HANDLING LAYOFFS WITH CONSIDERATION AND GRACE
This article has been inspired by the current climate in the Barbados Labour market. If one is moving back to Barbados, it cannot be with blinders. Have a job lined up before you come or be sure that you have significant savings if you want to move first and search for employment after. For those who are already here as business persons, and are facing financial challenges which may require that you must terminate employees, remember that there are methods that encourage all parties to handle a difficult situation with grace.
It should be no surprise to anyone that terminations are traumatic experiences. For example, a recent news article mentioned the fainting of a Drainage Division worker on hearing she would be laid off. To be laid-off means more than losing a job or losing money. It means the disruption of many facets of one’s life including family challenges which may arise due to the economic and emotional strain that has been introduced. Simply put, a person’s life is turned upside-down. The experience may be less jolting, however, with proper management.
Wayne F. Cascio, a Distinguished University Professor at the University of Colorado and a prolific writer, states in his book, Managing Human Resources, that when creating policies in regards to layoffs, that one should consider the impact on several groups inclusive of those who are leaving and those who remain. He purports the need for “face-to-face, candid, open communication” between senior management and staff. He encourages preparation and support for those who will be laid-off, helping them through their transition. He also recommends openness with the survivors of layoffs to cultivate trust in order to boost morale and help them to feel more secure, loyal, motivated and productive.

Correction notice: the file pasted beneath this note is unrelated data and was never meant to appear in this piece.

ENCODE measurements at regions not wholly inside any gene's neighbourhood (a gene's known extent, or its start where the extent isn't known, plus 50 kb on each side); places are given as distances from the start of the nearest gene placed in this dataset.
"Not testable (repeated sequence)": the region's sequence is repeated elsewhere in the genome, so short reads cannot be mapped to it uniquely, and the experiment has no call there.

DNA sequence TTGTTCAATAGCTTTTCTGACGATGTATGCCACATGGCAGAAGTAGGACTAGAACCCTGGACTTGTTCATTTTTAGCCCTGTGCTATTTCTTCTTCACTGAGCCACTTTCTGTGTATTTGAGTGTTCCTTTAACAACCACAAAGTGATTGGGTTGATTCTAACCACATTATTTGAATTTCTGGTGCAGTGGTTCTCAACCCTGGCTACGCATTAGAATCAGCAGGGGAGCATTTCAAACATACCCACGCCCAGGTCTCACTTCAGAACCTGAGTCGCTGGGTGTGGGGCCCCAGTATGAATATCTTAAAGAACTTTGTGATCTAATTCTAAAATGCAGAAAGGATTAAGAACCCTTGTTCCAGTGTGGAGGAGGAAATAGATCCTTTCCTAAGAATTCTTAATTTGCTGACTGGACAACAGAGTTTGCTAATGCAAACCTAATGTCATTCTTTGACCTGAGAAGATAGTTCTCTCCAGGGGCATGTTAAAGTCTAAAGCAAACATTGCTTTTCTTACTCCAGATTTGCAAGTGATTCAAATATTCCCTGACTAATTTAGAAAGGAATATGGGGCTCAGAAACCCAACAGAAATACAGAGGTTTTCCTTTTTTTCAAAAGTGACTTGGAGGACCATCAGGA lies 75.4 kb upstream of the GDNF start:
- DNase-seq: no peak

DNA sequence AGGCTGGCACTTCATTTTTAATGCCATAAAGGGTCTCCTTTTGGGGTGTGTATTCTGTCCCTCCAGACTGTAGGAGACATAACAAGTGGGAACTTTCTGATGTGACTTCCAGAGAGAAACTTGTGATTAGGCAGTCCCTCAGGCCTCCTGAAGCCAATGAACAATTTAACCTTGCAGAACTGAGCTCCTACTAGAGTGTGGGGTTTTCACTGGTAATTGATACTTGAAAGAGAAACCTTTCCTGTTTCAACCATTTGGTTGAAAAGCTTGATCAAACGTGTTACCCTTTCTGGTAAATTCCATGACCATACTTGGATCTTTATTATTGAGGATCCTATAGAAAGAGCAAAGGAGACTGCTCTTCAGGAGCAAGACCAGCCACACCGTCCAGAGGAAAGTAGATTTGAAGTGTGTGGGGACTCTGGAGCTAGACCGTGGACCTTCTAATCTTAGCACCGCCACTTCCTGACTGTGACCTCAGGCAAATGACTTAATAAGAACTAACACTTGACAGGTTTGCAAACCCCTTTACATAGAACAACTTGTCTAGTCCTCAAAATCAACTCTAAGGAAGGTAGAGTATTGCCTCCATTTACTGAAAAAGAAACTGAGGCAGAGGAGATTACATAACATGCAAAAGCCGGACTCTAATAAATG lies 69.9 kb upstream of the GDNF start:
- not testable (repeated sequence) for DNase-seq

Raymond A. Noe, a training and development specialist, endorses these thoughts in his text, Employee Training and Development, and takes it even further. He notes that research has shown that layoffs do not result in increased profits, but that they can have an adverse effect on productivity, work load, commitment and morale of workers. He suggests that alternative ways to reduce labour costs should be considered first, such as fewer working hours for employees, early retirement plans, delayed wage increases and not filling positions created by retirement and turnover. If these methods prove fruitless and layoffs are inevitable then it is the responsibility of management to adequately prepare all workers while trying to diminish any negative consequences.
If certain courtesies are extended, such as advance notice, clear and adequate explanations, and provisions for psychological, financial and career counselling, there are benefits to all parties. Those to be laid-off are not caught off-guard, are given time to make other arrangements and are even given resources to make the transition easier. Those who remain employed will have better attitudes and should maintain productivity once a sense of fairness has been exhibited. Furthermore, the reputation of the employer remains relatively unsullied if this approach is taken.
Timing is also important. Noe suggests that termination announcements should not be made on Friday afternoons, very late on any day or before a holiday. He advises that termination should happen early in the week to facilitate employees receiving counselling and possibly outplacement assistance.
Employees should also be aware of their rights and privileges. For example, they should know what to expect from Barbados labour legislation such as the Severance Payments Act or any benefits to be expected from National Insurance. They should also know where to access services such as the Government-funded Employee Assistance Programme for public workers. Ideally, if there is open communication, transparency, honest and fair treatment, the result of the retrenchment transition should leave all with their dignity intact.
Bajan Mom has a background in Psychology and MSc in Management
Posted on January 23, 2014, in Business and Product Reviews, In the News and tagged Bajan Mom, Barbados, business, discharge, Drainage Division, Drainage Unit, economy, employees, employers, finance, firings, lay-offs, leadership, management, Ministry of Environment, retrenchment, severance payments, termination. Bookmark the permalink. Leave a comment.